Montepulciano D’Abruzzo is a varietal. In Italy, up to 10% of Sangiovese is allowed to be added to the [weighted] blend, hence its designation as “Dry Red Wine.” We obtained this one as a result of a Groupon deal from an online wine dealer, with the intention of trying some new-to-us wines at a deep discount. (By the way, when we learn about a Groupon or other such deal, we post it here for you to take advantage of, and then delete it when it has expired.)
APPEARANCE: Garnet, pink edges. Not clear, not opaque; occult/translucent.
NOSE, FIRST GLASS: Dust, typewriter ribbon. Bright raspberry tart. White pepper. Bright high notes.
TASTE: Dry tannins, almost mouth-puckering, but round and rich. Silky. Duskier taste than I expected from the soprano notes and raspberry impressions on the nose. A little molasses. Brambles. A little bit of wood—but what kind?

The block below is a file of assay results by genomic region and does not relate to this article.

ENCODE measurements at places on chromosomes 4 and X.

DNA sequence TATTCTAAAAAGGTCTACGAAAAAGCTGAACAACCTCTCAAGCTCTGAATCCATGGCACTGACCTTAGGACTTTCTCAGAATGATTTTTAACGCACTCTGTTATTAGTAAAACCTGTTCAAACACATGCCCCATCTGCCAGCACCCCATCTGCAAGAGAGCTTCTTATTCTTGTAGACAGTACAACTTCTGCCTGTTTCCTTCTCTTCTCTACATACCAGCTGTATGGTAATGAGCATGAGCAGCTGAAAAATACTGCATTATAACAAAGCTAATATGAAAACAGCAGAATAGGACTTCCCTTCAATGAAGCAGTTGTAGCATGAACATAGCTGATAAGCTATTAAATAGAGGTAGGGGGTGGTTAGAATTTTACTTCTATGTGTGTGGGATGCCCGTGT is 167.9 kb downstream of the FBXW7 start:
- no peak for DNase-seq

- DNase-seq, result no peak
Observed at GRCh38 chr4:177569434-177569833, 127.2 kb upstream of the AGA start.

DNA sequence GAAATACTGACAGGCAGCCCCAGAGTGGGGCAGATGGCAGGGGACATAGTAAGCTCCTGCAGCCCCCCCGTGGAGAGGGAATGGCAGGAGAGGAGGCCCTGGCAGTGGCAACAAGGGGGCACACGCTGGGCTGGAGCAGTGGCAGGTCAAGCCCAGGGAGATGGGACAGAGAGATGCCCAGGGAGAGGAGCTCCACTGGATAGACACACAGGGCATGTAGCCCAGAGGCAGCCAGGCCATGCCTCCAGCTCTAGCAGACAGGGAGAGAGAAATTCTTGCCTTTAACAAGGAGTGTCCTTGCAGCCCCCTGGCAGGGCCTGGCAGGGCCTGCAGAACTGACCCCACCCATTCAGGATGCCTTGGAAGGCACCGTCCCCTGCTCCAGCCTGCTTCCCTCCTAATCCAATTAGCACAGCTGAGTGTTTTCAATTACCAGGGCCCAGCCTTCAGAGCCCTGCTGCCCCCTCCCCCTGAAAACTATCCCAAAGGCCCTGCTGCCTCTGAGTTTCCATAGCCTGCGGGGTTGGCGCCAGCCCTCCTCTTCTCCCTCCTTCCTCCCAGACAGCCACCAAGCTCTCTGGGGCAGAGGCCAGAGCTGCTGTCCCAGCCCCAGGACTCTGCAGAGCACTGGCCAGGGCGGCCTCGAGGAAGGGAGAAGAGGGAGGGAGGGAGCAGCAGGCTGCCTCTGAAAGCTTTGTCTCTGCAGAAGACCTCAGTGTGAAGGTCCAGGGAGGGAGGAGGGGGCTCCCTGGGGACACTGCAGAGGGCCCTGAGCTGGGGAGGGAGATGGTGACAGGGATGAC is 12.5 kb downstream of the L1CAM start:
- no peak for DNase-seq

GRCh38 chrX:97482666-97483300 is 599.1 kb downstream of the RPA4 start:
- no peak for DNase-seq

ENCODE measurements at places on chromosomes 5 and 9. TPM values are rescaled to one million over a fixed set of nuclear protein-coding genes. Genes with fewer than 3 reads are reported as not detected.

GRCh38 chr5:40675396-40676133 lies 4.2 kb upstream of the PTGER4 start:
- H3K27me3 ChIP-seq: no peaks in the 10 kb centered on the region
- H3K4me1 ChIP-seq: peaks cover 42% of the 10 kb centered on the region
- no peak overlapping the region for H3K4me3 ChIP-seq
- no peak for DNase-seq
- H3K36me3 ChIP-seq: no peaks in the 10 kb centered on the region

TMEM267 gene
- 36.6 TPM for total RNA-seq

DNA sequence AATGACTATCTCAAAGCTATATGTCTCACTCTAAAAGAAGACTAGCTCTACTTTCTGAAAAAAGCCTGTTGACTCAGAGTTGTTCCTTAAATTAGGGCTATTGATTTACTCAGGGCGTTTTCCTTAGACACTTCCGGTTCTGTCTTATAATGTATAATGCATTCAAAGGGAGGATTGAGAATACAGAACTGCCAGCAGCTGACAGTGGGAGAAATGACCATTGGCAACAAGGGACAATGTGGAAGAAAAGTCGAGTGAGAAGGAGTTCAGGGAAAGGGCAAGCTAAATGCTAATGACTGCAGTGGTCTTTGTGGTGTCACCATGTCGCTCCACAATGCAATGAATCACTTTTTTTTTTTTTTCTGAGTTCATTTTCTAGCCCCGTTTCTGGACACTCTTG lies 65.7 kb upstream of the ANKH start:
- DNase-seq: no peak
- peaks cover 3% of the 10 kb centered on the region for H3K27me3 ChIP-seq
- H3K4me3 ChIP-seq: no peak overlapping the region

Did I love it? No. I liked it some—like a person I’ve just met and can’t quite relate to. But I didn’t dislike it, either, and I know just enough about wine to know that some people will really love this, and some will dislike it. (If you don’t like tannins, stay away.) It was, simply, different. I enjoyed thinking about it, and I enjoyed experiencing it, but I wouldn’t pick it out as my first choice.
Clark’s impression: “We should have different naming conventions for Italian wines. The words we use to describe California and French wines don’t work.” I thought that was pretty insightful, at least for occasions like this, when a varietal is unique and rarely encountered.